Generations of periodical nanopatterns by soft-mask assisted photolithography


Student thesis: Doctoral Thesis

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  • Ming FANG


Awarding Institution
Award date2 Oct 2015


Nanostructured arrays have been extensively explored for widespread applications such as photonic crystals, plasmonics, photovoltaics, LEDs, optical storages, biological/chemical sensors and functional textured surfaces. Conventional lithographic techniques, including deep-UV stepper lithography, electron-beam lithography and focused ion beam lithography, have been employed as standard methods for fabrications of high-quality nanopatterns. However, they are too expensive or slow for large-area fabrications for practical non-ICs (integrated circuits) applications. Newly developed techniques, such as laser interference lithography and nanoimprinting have also been used, but they need complex calibration systems and special skills to implement. In this thesis, I demonstrate a soft-mask-assisted photolithographic technology that allows facile fabrication of periodic nanopatterns over large areas with good controllability and reproducibility, and without the use of complex and expensive optical facilities. In this method, conformable transparent polymer films which are derived from self-assembled colloidal monolayers are employed as photomasks to assist the area-selective exposure of photoresist upon flood UV illumination. By simply controlling the exposure dose and development time, different patterns can be produced by using one single mask. Specifically, the thesis will includes the following technological aspects: (1) The preparation of highly ordered nanosphere monolayer; (2) Fabrication of surface textured soft polymer (polydimethylsiloxane, PDMS) masks ia a double-casting method; (3) Applying finite difference time domain (FDTD) simulations to assess the feasibility of soft masks for photolithographic applications; (4) Utilization of the surface textured soft masks to generate nanopatterns, exploring the factors that affect the geometrical features of the generated patterns and assessing the reliability of the fabrication method; (5) Fabrication of soft polymer films confined colloidal spheres and employing them as photomask for rapid wafer-scale nanopattern generations; (6) Pattern transfer for plasmonic and photovoltaic applications.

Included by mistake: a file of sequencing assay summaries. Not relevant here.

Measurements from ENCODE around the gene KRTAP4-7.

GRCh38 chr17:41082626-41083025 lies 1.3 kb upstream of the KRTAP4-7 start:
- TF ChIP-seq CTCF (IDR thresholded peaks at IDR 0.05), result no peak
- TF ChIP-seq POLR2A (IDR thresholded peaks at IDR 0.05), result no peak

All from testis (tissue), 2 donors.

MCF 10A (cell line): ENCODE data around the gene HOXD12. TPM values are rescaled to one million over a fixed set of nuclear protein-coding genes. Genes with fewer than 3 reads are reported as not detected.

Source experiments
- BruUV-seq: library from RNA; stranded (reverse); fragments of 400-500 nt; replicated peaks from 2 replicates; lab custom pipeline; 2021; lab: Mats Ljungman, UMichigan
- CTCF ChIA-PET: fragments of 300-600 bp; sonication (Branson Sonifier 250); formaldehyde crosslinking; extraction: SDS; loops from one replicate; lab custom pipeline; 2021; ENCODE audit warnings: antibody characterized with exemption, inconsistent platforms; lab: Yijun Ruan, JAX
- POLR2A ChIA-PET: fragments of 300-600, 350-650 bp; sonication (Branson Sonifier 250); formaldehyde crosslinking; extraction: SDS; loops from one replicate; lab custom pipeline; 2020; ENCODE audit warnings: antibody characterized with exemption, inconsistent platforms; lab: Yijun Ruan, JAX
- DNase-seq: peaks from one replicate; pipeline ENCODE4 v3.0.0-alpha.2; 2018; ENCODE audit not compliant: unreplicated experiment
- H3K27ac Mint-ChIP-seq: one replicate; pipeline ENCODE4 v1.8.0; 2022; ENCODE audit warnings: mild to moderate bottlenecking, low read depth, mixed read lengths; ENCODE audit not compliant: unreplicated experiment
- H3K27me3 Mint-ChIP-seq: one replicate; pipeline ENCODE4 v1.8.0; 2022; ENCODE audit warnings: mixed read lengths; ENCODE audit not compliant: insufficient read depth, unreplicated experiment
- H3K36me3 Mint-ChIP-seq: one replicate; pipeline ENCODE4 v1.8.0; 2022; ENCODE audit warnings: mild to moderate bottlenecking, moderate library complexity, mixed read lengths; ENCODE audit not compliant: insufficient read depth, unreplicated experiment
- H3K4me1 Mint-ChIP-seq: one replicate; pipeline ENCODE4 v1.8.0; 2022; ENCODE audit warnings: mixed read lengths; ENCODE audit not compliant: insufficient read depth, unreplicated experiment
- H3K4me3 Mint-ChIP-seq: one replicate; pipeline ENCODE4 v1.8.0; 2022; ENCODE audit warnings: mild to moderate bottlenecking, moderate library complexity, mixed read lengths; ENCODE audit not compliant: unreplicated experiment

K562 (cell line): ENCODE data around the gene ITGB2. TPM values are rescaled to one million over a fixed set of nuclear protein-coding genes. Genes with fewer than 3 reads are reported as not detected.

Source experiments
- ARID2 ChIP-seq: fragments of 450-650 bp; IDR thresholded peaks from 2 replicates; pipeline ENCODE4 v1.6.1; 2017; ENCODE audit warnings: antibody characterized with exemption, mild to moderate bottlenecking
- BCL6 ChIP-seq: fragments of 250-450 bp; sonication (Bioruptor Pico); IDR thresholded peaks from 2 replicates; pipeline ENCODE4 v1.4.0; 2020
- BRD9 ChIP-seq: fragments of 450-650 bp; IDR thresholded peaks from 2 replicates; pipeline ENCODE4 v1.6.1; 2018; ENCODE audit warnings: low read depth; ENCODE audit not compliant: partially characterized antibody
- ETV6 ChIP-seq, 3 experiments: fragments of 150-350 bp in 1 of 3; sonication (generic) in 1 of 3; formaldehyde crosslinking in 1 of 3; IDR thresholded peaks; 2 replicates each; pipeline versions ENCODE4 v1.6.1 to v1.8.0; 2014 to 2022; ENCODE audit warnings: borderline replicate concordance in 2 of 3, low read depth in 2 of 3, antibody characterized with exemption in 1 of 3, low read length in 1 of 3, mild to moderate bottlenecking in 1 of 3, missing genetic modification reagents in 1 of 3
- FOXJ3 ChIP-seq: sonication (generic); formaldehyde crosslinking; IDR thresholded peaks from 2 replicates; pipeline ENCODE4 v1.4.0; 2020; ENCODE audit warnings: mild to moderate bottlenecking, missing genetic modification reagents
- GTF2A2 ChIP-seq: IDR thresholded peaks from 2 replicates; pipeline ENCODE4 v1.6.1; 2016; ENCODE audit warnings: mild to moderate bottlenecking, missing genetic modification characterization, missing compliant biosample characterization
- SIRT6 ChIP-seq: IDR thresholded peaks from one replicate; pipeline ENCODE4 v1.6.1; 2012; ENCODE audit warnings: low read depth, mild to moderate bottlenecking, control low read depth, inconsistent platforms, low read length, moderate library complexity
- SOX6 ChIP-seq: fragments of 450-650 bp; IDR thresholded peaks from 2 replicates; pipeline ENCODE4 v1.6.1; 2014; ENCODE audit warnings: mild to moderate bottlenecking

Research areas

  • Nanotechnology, Photolithography